BO: Hahn has big-time stuff. We scouted Hahn well back to the Virginia Tech days. Before his injury [he had Tommy John surgery after his junior season of college], Hahn had a chance to be a very high pick. Once he had his surgery, he performed in the Tampa Bay organization, and then went to the San Diego organization last year in a trade. We monitored him closely from Virginia Tech to his Tampa Bay days to his time in the San Diego organization. His stuff plays. His fastball is 95 with action. The breaking ball has a chance to be plus. The change-up is a pretty good pitch, as well. He attacks hitters and he definitely had an exciting taste of the big leagues last year. We hope he builds on that this year.
R.J. Alvarez is a kid that went to Florida International University. We saw him in college but also right away in pro ball with the Angels in Cedar Rapids and then again in the Cal League a couple of years ago. Against Stockton, he put up a couple of innings with 95 to 97 MPH fastballs and showed a good breaking ball. He is a high-energy guy who probably has a similar style to Ryan Cook when we acquired Cook from the Arizona Diamondbacks, where he is a big man physically with a strong fastball and a wipeout breaking ball.
OC: Looking at where the team is at now, you still have a couple of players on the 40-man roster in Andy Parrino and Tyler Ladendorf who present the opportunity to have a defensive-oriented back-up middle infielder. Is that something that you think would benefit the team compared to what the team has had in that role the past few years?
BO: They both bring a lot to the table. Andy Parrino had a very strong season last year offensively at Triple-A. He caught the ball very well for us in the big leagues in September. Tyler Ladendorf definitely improved last year offensively and he has always been a high-contact player. He never struck-out close to 100 times, and he asserted himself last year in Triple-A. He also played spectacular defense.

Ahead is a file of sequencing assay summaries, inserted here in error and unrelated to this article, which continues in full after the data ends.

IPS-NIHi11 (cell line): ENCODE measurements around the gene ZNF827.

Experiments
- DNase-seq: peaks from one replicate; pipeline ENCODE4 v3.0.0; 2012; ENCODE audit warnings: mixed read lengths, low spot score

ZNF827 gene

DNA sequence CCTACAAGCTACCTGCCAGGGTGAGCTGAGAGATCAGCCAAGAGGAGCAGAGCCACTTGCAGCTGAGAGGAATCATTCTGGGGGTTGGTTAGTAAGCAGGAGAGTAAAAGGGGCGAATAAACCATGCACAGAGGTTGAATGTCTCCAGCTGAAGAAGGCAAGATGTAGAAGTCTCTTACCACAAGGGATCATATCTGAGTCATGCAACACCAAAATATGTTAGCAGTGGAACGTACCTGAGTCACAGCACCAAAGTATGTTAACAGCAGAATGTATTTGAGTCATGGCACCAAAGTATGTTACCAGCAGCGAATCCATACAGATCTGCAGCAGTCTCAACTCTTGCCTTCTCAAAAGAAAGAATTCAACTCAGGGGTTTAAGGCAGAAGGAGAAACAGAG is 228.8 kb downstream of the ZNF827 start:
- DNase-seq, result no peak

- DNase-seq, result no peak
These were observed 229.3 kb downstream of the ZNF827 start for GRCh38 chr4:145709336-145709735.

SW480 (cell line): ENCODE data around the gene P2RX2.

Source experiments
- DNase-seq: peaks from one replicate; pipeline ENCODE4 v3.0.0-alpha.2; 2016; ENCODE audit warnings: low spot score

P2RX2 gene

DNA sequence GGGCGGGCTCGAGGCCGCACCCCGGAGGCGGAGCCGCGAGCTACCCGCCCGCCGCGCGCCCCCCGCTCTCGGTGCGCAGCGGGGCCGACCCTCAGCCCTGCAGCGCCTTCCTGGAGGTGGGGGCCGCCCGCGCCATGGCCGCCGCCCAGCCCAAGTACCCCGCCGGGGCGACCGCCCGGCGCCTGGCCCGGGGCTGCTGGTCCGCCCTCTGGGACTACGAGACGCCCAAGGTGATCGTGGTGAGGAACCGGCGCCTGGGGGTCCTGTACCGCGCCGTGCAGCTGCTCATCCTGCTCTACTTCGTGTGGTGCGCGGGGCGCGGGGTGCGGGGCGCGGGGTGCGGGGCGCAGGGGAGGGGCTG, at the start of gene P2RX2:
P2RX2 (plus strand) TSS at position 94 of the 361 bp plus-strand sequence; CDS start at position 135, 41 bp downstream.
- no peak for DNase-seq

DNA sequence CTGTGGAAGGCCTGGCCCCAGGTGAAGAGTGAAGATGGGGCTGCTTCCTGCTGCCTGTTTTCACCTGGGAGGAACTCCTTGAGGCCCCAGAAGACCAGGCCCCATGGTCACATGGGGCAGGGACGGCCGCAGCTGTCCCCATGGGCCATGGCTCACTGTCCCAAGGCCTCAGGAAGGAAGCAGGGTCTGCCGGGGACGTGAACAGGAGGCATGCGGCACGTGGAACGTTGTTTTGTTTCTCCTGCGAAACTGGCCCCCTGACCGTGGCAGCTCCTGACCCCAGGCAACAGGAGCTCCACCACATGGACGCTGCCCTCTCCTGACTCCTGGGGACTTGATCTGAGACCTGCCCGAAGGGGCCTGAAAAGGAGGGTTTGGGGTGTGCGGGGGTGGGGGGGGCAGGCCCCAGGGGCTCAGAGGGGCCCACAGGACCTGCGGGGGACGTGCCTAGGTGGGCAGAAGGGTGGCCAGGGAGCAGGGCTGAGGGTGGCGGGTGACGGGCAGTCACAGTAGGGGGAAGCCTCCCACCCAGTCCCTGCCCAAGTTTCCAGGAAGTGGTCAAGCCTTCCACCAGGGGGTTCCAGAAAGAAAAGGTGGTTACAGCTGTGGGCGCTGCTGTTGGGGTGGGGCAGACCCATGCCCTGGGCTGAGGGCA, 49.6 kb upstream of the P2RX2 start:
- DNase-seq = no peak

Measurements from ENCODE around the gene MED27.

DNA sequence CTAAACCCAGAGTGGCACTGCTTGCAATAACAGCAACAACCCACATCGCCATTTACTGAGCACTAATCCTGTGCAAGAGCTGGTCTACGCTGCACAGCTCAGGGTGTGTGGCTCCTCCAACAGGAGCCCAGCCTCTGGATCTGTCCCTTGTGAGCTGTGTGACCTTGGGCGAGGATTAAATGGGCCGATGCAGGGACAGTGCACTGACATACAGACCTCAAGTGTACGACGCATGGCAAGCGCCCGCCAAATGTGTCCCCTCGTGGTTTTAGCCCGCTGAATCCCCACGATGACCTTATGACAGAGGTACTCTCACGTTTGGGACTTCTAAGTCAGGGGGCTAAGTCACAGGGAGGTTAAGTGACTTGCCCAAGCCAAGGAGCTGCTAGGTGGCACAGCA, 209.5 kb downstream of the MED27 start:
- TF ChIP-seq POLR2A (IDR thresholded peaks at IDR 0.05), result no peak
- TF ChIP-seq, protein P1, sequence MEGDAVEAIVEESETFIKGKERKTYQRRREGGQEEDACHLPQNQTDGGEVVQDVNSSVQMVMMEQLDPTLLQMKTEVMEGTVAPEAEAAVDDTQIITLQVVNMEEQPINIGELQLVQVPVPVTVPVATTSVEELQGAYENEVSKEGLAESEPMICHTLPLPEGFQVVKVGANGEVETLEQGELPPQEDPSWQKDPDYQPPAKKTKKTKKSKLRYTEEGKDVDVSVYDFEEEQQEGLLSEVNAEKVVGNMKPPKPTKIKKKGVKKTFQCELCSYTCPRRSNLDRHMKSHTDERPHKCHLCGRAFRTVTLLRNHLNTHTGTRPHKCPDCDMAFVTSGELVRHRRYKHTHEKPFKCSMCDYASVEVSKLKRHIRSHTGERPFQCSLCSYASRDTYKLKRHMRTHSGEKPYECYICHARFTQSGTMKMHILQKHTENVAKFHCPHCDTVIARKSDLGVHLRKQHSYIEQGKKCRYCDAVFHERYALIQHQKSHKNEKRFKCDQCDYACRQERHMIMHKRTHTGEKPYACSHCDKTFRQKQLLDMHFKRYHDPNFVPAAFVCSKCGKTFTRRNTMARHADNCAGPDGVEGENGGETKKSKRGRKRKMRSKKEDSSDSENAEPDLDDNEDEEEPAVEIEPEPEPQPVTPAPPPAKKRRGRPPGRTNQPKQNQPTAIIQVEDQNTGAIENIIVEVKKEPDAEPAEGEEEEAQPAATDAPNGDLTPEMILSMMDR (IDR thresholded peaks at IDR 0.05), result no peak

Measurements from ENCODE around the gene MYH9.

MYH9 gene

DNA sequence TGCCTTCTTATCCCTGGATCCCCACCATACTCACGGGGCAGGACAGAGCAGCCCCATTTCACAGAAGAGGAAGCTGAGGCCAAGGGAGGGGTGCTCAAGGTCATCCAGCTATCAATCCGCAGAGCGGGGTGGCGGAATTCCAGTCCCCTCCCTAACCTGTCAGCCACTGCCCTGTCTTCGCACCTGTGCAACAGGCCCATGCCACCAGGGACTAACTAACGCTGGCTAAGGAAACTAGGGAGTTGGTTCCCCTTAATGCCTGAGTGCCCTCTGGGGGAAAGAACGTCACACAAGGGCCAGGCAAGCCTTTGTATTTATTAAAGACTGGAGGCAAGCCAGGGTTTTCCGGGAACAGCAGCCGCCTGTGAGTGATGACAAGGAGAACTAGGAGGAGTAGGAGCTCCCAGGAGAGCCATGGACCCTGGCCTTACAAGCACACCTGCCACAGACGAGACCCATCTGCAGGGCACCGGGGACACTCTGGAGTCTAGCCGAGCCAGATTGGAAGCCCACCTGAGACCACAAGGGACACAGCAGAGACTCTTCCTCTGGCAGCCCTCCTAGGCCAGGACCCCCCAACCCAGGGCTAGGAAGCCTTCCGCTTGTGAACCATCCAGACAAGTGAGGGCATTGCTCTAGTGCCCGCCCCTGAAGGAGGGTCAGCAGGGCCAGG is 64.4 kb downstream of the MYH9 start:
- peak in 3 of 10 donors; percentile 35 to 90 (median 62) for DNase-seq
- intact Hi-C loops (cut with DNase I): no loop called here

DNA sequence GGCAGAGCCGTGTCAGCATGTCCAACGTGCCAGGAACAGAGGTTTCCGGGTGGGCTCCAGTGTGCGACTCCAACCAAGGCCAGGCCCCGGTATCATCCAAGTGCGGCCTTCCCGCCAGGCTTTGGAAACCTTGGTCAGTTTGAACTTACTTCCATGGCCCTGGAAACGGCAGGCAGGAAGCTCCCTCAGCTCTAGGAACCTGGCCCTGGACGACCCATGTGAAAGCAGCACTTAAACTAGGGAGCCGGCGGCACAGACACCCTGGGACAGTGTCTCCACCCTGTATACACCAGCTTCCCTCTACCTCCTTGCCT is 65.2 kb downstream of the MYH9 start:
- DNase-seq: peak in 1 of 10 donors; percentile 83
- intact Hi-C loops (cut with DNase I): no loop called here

Watching Ladendorf and Parrino play together in Sacramento last year was a treat. They put a show on every night. The double-plays were highlight reels nightly. The middle infield spots are tough positions to acquire at any point, so it’s nice to have depth at both of those positions.
OC: You mentioned briefly the return of Dan Kantrovitz to the organization earlier in the interview. There have been a number of changes to the front office this off-season with Farhan Zaidi and Sam Geaney leaving and Kantrovitz returning. Have there been changes with your responsibilities?
BO: Making the playoffs the last three years and Billy Beane has made the playoffs eight out of the last 15 years, and it’s a testament to having a winning organization when you lose talented people. Farhan is going to do a tremendous job down there in LA and Sam Geaney is a rising star and he will do an excellent job in San Diego. We are very happy to have Dan Kantrovitz back here. He’s a very talented executive as well.
Billy Beane has kind of had that Bill Walsh tree out there with executives moving into promotions in other organizations and Chip Hale [former A’s bench coach] becoming a manager with the Diamondbacks. It’s fun working for Billy because he trains us well and he puts us in a position to win. He also will lose talented people over the years, but that is a testament to what Billy has been able to do in creating a winning culture over here.